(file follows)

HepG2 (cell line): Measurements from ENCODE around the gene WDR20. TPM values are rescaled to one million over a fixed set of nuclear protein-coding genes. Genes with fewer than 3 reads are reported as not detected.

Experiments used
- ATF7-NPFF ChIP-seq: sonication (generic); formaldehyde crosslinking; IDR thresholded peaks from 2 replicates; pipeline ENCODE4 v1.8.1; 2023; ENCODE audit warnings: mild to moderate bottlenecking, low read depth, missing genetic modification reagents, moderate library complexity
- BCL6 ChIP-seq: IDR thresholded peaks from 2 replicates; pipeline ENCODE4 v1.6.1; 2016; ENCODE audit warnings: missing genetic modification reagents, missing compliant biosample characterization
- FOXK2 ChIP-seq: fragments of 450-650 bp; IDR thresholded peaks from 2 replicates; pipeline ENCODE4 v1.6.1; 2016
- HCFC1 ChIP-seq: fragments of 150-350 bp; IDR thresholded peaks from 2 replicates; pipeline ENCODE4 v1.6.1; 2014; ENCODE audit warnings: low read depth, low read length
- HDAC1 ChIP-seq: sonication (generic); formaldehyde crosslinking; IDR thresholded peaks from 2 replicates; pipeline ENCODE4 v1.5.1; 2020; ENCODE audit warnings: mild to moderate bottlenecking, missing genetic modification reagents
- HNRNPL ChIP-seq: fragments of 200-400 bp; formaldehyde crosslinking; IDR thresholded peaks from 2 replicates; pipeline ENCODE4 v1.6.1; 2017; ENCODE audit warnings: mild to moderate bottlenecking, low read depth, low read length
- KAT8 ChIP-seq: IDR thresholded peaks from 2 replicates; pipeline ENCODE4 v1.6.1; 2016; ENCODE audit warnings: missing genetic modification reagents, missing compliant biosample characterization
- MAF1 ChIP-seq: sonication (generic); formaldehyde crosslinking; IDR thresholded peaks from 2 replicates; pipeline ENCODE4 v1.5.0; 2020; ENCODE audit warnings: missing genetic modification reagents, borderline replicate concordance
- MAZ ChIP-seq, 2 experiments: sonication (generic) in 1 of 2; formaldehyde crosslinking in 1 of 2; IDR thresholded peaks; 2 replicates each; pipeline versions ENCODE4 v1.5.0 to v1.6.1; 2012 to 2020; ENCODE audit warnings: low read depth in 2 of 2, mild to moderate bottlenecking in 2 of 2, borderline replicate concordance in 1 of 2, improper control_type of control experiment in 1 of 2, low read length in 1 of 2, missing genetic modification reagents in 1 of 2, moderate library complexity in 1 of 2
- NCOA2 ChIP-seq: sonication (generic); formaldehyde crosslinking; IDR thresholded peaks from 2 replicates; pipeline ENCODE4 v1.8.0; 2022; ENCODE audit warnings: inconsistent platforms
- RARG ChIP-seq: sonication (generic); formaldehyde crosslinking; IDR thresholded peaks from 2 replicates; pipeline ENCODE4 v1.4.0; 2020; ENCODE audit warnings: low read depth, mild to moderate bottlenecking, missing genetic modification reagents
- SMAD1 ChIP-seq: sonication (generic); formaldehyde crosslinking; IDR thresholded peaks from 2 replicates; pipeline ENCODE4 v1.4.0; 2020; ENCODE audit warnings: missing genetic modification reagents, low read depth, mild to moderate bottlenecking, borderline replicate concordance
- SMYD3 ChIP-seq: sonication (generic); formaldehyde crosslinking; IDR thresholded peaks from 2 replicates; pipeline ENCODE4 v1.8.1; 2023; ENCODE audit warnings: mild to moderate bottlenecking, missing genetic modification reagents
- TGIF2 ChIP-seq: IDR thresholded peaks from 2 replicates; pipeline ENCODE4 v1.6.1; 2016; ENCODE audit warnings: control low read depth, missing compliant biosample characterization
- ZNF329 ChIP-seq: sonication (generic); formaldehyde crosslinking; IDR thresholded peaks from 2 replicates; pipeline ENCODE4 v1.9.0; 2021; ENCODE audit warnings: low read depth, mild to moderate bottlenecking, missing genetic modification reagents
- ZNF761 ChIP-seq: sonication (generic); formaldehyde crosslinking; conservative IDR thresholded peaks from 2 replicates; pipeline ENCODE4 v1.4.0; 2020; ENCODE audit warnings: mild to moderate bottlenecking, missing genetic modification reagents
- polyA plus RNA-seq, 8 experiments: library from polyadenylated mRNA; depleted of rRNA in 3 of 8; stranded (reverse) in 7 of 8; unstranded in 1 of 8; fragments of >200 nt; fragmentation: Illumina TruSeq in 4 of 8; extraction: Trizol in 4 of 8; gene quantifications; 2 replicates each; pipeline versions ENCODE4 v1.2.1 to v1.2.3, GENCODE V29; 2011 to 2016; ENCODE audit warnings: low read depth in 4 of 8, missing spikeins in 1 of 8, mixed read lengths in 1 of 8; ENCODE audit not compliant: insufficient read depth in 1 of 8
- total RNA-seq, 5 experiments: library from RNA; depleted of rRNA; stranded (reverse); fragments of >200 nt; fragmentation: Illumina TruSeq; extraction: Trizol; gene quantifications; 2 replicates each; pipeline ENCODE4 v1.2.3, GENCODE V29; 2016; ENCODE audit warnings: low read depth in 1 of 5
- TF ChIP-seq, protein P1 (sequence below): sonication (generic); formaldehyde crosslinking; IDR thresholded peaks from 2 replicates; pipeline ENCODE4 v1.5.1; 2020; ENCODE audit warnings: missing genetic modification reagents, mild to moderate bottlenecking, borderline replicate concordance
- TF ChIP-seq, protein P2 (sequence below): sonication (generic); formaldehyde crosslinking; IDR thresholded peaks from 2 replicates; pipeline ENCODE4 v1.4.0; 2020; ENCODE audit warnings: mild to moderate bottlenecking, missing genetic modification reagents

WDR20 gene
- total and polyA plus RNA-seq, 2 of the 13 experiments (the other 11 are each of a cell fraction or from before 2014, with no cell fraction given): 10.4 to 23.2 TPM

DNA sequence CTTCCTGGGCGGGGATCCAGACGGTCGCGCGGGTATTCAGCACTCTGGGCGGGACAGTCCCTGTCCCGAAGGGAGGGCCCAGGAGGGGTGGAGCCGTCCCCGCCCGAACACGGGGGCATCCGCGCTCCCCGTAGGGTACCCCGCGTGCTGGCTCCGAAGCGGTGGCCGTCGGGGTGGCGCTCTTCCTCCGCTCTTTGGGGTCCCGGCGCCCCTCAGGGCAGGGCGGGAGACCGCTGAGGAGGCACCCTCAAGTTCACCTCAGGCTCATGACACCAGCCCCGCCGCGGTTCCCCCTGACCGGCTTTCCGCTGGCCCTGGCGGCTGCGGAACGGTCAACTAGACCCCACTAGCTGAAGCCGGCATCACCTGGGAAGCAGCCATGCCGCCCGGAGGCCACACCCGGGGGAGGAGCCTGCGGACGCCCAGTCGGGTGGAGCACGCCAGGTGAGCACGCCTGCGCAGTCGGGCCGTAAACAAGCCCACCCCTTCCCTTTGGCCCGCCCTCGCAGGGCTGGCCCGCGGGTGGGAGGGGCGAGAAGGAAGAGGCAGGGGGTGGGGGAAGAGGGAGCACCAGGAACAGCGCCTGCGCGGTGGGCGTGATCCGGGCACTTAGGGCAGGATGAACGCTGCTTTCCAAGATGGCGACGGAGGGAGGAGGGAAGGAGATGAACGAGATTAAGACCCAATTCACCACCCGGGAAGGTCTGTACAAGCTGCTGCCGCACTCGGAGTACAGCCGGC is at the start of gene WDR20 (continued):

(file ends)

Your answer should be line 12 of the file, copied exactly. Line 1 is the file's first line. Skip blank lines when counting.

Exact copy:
- NCOA2 ChIP-seq: sonication (generic); formaldehyde crosslinking; IDR thresholded peaks from 2 replicates; pipeline ENCODE4 v1.8.0; 2022; ENCODE audit warnings: inconsistent platforms